Always laugh when you can. It is cheap medicine.” Lord Byron (1788-1824)
Reader’s Digest filled the shelves in our childhood home, such loyal subscribers were our parents. When a new issue arrived in the mail, we turned to its humour: the jokes, one-liners and riddles.
- A woman accompanied her husband on his annual checkup. While the patient was getting dressed, the doctor came into the waiting room and said to the wife, “I don’t like the way he looks.” “Neither do I,” she replied, “but he’s handy around the house.”
- I decided to sell my vacuum cleaner as all it does is gather dust.
- I weigh nothing, but you can still see me. If you put me in a bucket, I make the bucket lighter. What am I?*
Do any of the samples make you laugh? Humour can be tricky, since what’s funny to one person may leave another unmoved. For instance, I will guffaw at comedic scenes in “Stranger” and “Imposters”, while my TV viewing partner sits stony-faced. Conversely, Glen will laugh aloud at the silliness of “Airplane!” or the slapstick of National Lampoon’s “A Christmas Vacation” during countless viewings, while one meets my laughter quota.
Today, on World Laughter Day, we’re meant to recognize the value of laughter. Because it improves our physical and mental health. Humour won’t take away our underlying problems — or COVID — but it can serve as a distraction and a coping skill. As well as our mind, our body reacts to laughter, releasing endorphins, the feel-good hormones. Laughter affects our dopamine and serotonin levels, neurotransmitters that play a role in happiness and pleasure. It also reduces stress by lowering our levels of cortisol (a stress hormone) and epinephrine (aka adrenaline). For these physiological reasons, some members in the medical community now include laughter therapy among traditional treatments.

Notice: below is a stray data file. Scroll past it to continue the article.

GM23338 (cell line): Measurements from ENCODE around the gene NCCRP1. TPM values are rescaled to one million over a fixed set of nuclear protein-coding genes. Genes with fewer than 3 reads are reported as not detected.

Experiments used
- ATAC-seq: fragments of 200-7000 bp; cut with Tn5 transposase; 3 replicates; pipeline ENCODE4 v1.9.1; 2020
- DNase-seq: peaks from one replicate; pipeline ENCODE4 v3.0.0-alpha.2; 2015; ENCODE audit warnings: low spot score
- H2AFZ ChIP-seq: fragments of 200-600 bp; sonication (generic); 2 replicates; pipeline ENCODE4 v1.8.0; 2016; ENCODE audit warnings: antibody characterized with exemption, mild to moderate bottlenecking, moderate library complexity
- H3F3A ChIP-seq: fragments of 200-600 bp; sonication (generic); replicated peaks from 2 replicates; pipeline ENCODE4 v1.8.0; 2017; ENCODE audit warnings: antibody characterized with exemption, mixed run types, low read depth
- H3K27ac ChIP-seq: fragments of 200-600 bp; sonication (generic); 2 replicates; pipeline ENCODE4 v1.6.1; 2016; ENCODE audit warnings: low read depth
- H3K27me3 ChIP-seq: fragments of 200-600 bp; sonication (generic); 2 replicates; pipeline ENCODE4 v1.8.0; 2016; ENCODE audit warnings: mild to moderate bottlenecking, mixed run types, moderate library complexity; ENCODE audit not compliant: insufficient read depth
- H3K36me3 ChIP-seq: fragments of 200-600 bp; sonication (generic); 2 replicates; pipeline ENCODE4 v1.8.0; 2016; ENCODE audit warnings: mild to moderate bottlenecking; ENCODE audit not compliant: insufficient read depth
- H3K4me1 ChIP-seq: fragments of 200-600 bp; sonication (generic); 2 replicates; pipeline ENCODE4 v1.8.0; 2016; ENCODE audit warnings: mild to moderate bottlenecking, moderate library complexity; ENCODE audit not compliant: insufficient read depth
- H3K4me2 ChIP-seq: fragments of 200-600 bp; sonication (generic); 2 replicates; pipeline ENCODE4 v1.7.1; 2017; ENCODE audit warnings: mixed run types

Laughter yoga came on the scene in 1995 when Dr. Madan Kataria, a physician from Mumbai, created it to lessen symptoms of depression and feelings of loneliness. It combines deep breathing, gentle stretching, simulated laughter exercises and playful games and activities. His program is so popular there are now over 5,000 laughter clubs in more than 50 countries.
To bring more laughter into our lives, try the following triggers:
– Watch funny movies and TV shows. There’s a reason Schitt’s Creek won best comedy series at this year’s Golden Globes and cleaned up at the Emmy Awards; even my American friends love this Canadian sitcom.
– Read funny books, magazines, comics and cartoons. (I’m embarrassed to admit some cartoons in The New Yorker perplex rather than amuse me.) Growing up, my siblings and I used to quarrel over the first right to flip through issues of Mad magazine.
– Spend time with cheerful, upbeat people. Or those who make us chuckle, as Brandon does me with his wit. Of Ontario’s slogan during the pandemic, he quips: “Not Yours To Discover.”
– Perhaps most important, lighten up; don’t take ourselves too seriously. When I laugh after flubbing a shot on the tennis court, my opponents and partner may join in. They’re laughing with — not at — me (I think!).
Although social laughter is great, we can also train ourselves to laugh out loud when we’re alone. And research shows self-induced laughter can be as effective for health and wellness as the spontaneous kind. One health practitioner prescribes a ‘laughie’, like a selfie except we record ourselves laughing and then watch the video to cue us to laugh whenever we want.
One minute of laughter in a day is better than none! •
P.S. * In case you’re wondering, the answer to the riddle is a hole.
P.P.S. Please add your triggers or sample humour in the comments below to stimulate today’s laugh.